Using edgeR v3.5 [36], mRNA read count inputs were filtered, resulting in the removal of lowly expressed mRNAs (counts-per-million <1 when comparing samples from the larger group to those of the smaller group in a cohort) from the analysis. Trimmed mean of M-values (TMM) were normalized and pairs of mRNAs were designated to identify those that were significantly differentially expressed when comparing one cohort to another. mRNAs considered to be significantly dysregulated were those with fold change >2 or <−2 and false discovery rate (FDR) <0.05, output by the edgeR analysis. After filtering for dysregulated genes, potential candidates were retained if they were considered to be immune associated. Genes are determined to have immune association if they are involved in adaptive or innate immune processes or in tumor antigen production. We created a list of all immune associated genes from ImmPort [37], which lists all genes involved in adaptive or innate immune processes, the InnateDB [38], which lists genes associated with innate immunity, and the TANTIGEN database [39], which list CA genes.

4.3. Functional Clustering Via ReactomeFIViz

The Cytoscape software was used in tandem with the ReactomeFIViz plugin to create clusters of gene nodes, implying similarity of function between nodes of similar modules. Fold change data was used to adjust node details such as size and outline. Linked genes, as depicted in Figure 1D, were taken from the program’s database by inputting a list of the IA genes of interest. Significant functions of modules given by the clustering software were determined by FDR <0.05.

4.4. Comparing gene expression to clinical variables

Clinical significance of immune-associated genes was determined by employing the Kruskal-Wallis test. Gene expression values were correlated with variables including pathologic stage, pathologic TMN stage, residual tumor, histologic type, lymphocyte infiltration, monocyte infiltration, and neutrophil invasion. In analyzing the pathologic TMN stages as individual variables, stages such as T1a and T1b were grouped together as stage T1. Because mortality rates of THCA are generally low, patients’ MAICS scores were used to correlate immune-associated gene expression with prognosis with patients being assigned to one of four bins designated by their scores, with higher scores corresponding with lower survival expectancy and advanced prognosis.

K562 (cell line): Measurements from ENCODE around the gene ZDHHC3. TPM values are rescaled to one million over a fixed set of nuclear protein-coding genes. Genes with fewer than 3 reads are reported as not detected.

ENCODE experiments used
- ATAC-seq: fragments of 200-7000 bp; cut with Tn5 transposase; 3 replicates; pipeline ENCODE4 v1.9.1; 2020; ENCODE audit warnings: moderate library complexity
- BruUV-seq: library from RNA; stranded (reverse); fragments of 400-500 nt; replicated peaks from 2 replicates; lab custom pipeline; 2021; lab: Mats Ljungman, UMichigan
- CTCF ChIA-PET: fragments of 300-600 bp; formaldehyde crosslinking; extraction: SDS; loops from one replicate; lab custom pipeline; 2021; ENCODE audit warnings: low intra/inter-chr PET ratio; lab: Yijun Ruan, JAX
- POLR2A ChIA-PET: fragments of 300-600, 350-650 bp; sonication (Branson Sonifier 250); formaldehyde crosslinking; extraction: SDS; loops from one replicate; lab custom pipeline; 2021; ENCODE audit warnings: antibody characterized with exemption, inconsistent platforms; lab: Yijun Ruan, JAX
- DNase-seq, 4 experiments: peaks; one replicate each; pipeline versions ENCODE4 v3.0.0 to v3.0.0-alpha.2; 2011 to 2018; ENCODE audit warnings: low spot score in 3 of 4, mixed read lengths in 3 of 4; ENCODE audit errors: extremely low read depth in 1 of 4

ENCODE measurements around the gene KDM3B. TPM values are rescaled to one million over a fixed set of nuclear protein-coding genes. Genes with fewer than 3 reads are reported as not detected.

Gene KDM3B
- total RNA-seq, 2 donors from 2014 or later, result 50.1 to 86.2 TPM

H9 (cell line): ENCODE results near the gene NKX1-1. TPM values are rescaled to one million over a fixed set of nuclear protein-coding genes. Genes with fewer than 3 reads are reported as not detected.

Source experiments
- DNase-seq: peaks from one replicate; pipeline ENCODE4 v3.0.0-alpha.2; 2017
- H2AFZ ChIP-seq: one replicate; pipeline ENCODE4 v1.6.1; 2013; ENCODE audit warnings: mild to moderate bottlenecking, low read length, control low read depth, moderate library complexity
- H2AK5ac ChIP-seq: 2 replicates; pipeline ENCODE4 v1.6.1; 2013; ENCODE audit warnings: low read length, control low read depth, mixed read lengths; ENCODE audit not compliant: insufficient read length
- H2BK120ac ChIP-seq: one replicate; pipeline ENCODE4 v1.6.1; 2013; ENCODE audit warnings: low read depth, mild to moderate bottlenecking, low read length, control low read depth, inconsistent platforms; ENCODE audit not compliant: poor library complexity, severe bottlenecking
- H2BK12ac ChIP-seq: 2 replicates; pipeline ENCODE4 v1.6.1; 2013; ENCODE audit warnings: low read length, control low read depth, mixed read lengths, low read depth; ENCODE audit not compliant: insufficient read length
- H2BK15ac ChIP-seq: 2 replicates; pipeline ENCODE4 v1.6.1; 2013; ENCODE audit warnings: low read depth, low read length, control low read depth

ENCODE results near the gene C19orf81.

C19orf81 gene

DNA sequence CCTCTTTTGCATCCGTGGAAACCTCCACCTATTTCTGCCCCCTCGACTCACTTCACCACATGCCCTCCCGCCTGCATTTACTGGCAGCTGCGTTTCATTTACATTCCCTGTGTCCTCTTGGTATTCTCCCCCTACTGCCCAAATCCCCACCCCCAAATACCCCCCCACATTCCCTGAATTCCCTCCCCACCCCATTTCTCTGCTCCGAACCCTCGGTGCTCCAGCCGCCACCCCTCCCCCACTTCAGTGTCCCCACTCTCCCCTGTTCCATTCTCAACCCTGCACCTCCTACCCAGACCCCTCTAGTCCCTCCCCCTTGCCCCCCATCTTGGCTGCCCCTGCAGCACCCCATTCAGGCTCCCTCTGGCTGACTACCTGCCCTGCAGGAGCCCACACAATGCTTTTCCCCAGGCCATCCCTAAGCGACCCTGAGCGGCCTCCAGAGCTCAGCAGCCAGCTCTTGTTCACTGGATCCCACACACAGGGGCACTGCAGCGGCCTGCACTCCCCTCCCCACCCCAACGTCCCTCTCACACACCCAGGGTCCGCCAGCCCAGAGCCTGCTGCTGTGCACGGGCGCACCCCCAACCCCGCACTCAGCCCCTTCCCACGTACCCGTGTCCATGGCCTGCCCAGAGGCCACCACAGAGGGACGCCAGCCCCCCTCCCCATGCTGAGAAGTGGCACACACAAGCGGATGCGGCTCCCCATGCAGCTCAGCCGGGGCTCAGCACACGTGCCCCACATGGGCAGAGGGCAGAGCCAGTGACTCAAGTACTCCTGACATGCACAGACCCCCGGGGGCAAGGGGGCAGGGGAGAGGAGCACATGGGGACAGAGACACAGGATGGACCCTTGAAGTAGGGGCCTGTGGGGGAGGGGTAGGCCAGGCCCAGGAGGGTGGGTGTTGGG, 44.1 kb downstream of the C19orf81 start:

4.5. Correlating gene expression with genomic alterations

CNV and mutation data was obtained from annotation files generated by the BROAD Institute GDAC Firehose on March 31, 2018. The surface-level trends of mutation presence were analyzed by calculating the percentage of patients with each mutation, indicated by a binary value per mutation. The GDAC files were compiled into input files for the REVEALER (repeated evaluation of variables conditional entropy and redundancy) algorithm, which identifies sets of specific CNVs and mutations that are most likely implicated in changes to the target expression profile. The target profile was identified as the expression of a single immune-associated gene. The REVEALER algorithm runs in multiple iterations in order to identify the most prominent genomic alterations. For our study, we set the maximum number of iterations to three. The algorithm also allows for the use of a seed, or a particular mutation of CNV gain or loss event that may account for target activity. However, because we did not know the individual genetic alterations that were responsible for each IA genes’ dysregulation, the seed was set to null. Significant association between genomic alteration and gene expression was determined by conditional information coefficient (CIC) >0.25 and p-value < 0.05.